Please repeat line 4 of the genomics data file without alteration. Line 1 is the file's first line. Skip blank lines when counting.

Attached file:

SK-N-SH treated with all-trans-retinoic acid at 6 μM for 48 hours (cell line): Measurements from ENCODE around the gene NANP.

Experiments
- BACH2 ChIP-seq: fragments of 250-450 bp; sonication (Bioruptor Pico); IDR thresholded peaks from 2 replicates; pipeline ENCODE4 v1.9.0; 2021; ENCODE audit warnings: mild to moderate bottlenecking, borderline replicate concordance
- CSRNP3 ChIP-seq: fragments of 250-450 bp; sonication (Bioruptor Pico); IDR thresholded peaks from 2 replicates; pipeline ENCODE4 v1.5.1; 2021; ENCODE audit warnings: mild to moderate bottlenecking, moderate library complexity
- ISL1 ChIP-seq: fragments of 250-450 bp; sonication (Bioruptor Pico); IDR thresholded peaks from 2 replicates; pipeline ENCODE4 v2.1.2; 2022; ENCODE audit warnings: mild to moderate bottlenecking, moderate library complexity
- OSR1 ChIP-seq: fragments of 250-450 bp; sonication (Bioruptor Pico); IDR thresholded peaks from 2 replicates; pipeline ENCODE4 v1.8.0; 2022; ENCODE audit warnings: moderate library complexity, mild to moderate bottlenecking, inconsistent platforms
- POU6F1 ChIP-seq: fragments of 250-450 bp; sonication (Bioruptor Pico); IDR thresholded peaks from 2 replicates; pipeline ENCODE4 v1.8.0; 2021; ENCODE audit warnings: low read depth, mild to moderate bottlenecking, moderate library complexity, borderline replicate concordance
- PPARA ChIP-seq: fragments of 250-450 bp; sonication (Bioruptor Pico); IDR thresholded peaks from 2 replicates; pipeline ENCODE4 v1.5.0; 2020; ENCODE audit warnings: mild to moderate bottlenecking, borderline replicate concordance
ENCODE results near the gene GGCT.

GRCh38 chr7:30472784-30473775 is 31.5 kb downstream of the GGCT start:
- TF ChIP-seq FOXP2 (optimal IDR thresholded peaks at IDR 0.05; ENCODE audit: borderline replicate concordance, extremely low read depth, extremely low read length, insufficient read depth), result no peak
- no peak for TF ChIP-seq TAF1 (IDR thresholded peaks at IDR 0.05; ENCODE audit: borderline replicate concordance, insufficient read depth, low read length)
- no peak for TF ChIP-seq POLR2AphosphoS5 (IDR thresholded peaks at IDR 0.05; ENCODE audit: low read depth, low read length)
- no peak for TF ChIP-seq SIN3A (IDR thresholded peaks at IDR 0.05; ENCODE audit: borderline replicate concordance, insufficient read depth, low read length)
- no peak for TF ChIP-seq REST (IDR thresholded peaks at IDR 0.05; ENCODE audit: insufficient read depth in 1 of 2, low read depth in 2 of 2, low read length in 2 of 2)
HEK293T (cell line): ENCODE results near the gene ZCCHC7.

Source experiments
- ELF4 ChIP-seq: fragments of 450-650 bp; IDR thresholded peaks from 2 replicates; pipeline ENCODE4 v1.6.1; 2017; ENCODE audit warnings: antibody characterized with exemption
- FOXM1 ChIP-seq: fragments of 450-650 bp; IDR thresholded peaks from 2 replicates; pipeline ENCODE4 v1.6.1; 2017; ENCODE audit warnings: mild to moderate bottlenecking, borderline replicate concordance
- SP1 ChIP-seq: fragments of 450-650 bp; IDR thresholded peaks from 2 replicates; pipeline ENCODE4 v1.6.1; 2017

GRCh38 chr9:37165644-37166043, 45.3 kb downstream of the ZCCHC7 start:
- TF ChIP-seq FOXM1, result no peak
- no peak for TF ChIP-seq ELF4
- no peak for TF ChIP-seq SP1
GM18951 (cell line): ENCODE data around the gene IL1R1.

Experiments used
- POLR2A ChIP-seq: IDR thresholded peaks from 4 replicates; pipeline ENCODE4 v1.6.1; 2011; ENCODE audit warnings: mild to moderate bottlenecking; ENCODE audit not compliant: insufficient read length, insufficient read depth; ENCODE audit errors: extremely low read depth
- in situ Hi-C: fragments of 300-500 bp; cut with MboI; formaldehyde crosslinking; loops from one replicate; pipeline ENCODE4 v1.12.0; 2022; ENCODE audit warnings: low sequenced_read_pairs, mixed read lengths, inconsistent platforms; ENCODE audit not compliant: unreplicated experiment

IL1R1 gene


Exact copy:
- CSRNP3 ChIP-seq: fragments of 250-450 bp; sonication (Bioruptor Pico); IDR thresholded peaks from 2 replicates; pipeline ENCODE4 v1.5.1; 2021; ENCODE audit warnings: mild to moderate bottlenecking, moderate library complexity